The eight, and latest, poll from Mental Health Research Canada (MHRC) since the beginning of the pandemic shows that unvaccinated people reported more symptoms of mental distress, as well as higher levels of anxiety and depression, compared to vaccinated people.

Unvaccinated respondents reported high levels of anxiety — 31 per cent as compared to 22 per cent of vaccinated people, and high levels of depression — 24 per cent as compared to 14 per cent of the vaccinated.

Also, 49 per cent of unvaccinated respondents reported severe mental distress symptoms, as compared to 36 per cent of vaccinated people.

And, with vaccine passport programs going into effect across the country, it’s perhaps not surprising that 28 per cent of unvaccinated people indicated that pandemic-related restrictions will impact their mental health in coming months, as compared to 12 per cent of vaccinated people.

However, as the poll’s summary points out, even with the vast majority of Canadians now double vaccinated, levels of self-rated anxiety and depression have not decreased. And vaccinated Canadians still have more worry about the ongoing threat of the coronavirus — 75 per cent as compared to 38 per cent of the unvaccinated.

And, it would appear Ontario has passed the pandemic worry torch to Alberta, now with the highest proportion of people in Canada feeling high levels of anxiety, 31 per cent, which is close to levels seen in Ontario this past April, 33 per cent, whereas now 26 per cent of Ontarians report high anxiety.

Michael Cooper, vice-president of development at MHRC, suggests Albertans are responding to the abrupt easing of restrictions this past summer, and the current surge in case counts.

“There’s this cognitive dissonance going on where you know that case counts are going up, you know there’s an increasing threat, but no one has stepped forward to say, ‘This is how we’re going to deal with it,’” Cooper told the Toronto Star, adding that the vacuum in leadership has led some Albertans to feel more anxious.

Good News From the WHO

There is good news from the World Health Organization: the number of new COVID-19 cases continues to fall globally, with 3.6 million new cases reported last week, down from 4 million the previous week.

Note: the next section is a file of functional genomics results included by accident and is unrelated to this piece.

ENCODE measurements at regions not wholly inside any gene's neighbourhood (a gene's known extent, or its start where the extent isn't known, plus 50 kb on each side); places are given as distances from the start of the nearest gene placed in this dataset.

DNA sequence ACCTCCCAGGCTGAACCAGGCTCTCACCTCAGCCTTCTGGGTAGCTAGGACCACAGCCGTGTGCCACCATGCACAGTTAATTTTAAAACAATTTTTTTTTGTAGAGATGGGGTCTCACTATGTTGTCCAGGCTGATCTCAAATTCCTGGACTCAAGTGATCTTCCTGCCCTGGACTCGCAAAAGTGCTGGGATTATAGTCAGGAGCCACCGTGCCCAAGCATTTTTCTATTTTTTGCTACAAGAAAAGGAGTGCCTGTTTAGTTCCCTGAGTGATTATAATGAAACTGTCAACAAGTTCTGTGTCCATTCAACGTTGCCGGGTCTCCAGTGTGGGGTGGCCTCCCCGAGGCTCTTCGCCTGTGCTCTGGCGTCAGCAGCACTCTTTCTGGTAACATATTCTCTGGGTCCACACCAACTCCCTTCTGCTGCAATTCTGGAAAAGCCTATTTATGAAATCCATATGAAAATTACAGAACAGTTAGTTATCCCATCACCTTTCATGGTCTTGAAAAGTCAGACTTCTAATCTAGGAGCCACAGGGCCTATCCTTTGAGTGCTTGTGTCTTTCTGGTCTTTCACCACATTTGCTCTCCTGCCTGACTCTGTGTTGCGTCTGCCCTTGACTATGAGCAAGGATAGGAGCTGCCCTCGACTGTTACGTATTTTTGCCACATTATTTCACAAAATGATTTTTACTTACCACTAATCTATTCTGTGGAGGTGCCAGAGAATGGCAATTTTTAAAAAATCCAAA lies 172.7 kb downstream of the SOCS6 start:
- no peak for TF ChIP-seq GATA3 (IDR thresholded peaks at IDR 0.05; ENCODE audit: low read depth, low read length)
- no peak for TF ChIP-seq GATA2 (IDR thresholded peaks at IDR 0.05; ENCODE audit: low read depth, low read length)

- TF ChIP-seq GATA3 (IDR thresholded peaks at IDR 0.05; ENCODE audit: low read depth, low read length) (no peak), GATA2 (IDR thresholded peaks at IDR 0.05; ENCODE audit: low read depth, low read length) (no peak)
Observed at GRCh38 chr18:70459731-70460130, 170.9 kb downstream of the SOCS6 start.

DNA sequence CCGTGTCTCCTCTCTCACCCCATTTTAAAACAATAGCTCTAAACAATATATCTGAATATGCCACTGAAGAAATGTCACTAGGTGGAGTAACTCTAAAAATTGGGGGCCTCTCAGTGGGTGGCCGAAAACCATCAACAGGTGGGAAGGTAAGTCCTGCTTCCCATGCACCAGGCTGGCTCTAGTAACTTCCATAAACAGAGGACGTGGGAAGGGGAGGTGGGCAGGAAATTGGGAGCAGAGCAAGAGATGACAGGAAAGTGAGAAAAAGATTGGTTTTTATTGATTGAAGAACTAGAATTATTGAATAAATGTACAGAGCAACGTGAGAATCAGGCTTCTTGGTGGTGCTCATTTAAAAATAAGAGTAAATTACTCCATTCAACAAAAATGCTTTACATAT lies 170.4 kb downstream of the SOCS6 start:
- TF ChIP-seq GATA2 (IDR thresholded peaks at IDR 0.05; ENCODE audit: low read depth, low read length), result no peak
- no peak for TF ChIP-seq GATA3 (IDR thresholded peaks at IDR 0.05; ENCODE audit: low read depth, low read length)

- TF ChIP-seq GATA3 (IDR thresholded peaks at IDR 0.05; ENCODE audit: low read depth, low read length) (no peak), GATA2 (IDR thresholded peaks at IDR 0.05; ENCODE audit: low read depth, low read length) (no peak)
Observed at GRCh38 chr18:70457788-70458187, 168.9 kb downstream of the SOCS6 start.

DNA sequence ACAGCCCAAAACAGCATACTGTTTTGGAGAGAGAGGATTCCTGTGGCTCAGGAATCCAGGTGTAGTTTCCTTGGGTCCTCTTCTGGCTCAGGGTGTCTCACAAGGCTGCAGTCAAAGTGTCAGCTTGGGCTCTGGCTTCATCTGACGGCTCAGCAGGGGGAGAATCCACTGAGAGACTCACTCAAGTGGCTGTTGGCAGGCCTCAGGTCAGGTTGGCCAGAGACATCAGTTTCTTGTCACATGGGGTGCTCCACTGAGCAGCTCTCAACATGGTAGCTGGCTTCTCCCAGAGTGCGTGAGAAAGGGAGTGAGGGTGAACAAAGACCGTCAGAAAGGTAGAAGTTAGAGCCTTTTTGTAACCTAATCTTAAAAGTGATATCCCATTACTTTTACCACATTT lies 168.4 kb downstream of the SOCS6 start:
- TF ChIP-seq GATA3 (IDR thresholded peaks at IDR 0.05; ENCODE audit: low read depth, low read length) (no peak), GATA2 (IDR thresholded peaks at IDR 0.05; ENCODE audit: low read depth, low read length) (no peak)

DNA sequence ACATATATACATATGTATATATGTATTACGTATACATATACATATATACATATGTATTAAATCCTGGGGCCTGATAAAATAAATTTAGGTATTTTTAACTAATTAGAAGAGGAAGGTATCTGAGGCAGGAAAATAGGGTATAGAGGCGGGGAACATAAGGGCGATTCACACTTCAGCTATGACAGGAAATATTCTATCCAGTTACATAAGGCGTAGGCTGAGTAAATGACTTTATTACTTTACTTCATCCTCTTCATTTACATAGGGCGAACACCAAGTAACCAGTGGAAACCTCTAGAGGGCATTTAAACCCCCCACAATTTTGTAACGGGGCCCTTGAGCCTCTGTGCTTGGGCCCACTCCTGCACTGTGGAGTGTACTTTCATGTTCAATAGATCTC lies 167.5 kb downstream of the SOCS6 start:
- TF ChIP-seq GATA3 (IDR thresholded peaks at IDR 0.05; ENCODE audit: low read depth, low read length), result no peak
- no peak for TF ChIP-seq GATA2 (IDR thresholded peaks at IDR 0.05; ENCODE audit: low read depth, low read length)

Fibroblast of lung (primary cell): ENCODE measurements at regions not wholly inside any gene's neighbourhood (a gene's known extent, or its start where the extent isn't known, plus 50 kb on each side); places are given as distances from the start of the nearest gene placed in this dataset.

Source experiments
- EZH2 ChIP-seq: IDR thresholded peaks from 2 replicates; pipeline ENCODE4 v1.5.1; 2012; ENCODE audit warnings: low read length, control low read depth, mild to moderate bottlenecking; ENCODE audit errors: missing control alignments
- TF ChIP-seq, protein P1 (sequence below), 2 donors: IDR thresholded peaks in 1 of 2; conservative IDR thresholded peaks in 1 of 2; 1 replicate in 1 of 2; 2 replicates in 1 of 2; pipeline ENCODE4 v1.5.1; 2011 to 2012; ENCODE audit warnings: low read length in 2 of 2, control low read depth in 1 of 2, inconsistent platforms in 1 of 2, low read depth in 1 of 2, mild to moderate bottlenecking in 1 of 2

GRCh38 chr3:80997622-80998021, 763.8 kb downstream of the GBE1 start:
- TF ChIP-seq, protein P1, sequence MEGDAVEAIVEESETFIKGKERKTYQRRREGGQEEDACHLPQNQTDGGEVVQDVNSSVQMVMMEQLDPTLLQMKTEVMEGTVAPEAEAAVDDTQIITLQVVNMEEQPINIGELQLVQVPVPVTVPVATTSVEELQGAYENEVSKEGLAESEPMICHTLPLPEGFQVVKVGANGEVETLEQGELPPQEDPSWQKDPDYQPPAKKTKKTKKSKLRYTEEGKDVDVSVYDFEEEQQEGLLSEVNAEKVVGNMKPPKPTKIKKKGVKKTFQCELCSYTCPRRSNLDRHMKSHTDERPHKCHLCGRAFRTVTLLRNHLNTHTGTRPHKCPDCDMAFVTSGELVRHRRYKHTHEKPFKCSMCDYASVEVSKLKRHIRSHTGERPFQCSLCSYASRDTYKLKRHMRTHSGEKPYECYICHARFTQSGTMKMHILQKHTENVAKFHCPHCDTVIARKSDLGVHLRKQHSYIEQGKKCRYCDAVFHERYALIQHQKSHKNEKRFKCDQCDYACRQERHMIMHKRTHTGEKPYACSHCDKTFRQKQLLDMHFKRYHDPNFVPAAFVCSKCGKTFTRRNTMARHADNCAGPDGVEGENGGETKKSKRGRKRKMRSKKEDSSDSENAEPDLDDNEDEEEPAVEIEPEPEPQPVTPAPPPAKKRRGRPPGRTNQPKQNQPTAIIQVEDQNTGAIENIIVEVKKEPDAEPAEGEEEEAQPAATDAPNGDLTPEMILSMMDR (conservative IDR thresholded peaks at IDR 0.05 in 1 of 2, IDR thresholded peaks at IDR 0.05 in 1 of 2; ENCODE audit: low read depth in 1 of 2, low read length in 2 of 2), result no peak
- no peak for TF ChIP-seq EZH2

The WHO said the most decrease in new cases is happening in the Middle East, down 22 per cent, and in Southeast Asia, down 16 per cent.

The agency also reported a seven per cent decline in deaths in the past week. But while Southeast Asia reported a 30 per cent decrease in COVID-19 deaths, the Western Pacific region reported a seven per cent increase.

The most coronavirus cases are seen in the U.S., India, Britain, Turkey and the Philippines. Earlier this week, deaths in the U.S. from the coronavirus surpassed those from the 1918 flu estimates — more than 675,000.

—Tara Losinski


Sept. 21, 2021

U.S. Extends Non-Essential Travel Land Border Ban

As the U.S. announced Monday that it is loosening restrictions on foreign travellers, allowing in fully vaxxed visitors from any country starting in November, it extended, by another month, land border closures with Canada and Mexico.

That brings the ban on non-essential travel across border crossings to at least Oct. 21 — getting close to when Canadians snowbirds would normally start heading south for winter. In reporting the latest extension yesterday, the Canadian Snowbird Association said it has been “engaging” with U.S. officials to safely reopen the land border “as soon as possible,” pointing out that it “is an advocacy priority as over 70% of Canadian snowbirds travel to the United States with their Canadian vehicles and we recognize the importance and urgency of this issue.”

And it’s not just about logistics, money is at stake. To Florida alone, Canadian snowbirds are reported to contribute $6.5 billion to the economy each year.

Closer to home, representing Buffalo and Niagara Falls, New York Congressman Brian Higgins has repeatedly called for the reopening of the border.

“It is welcome news that the White House is making progress on reciprocating international public health measures to protect air travellers,” wrote Higgins in a statement yesterday, going on the say.

“It is inexplicable that no announcement on easing travel restrictions at land ports of entry is being made today since the livelihoods of communities across the northern border depend on cross-border commerce.”

Proof of Vaccination Going Into Effect at Long-Term Care Homes in N.B.

Proof of vaccination against COVID-19 will be required to enter a long-term care facility in New Brunswick as of midnight tonight. This comes a day after the province reported 75 new cases of the coronavirus on Monday — its highest single-day count of the pandemic.

According to tracking by the National Institute on Ageing, New Brunswick has seen outbreaks in 18 LTC facilities over the course of the pandemic, with 183 cases among residents and 25 deaths, while 125 staff infections have been recorded and 23 staff have died from the virus.

Proof of vaccination will also be required to enter recreational buildings as of midnight, and the province has re-introduced masking for public indoor spaces — including businesses, places of worship and restaurants — which also goes into effect tonight.

Pfizer Canada to Proceed With “Urgency” in Approval of Vaccine for Kids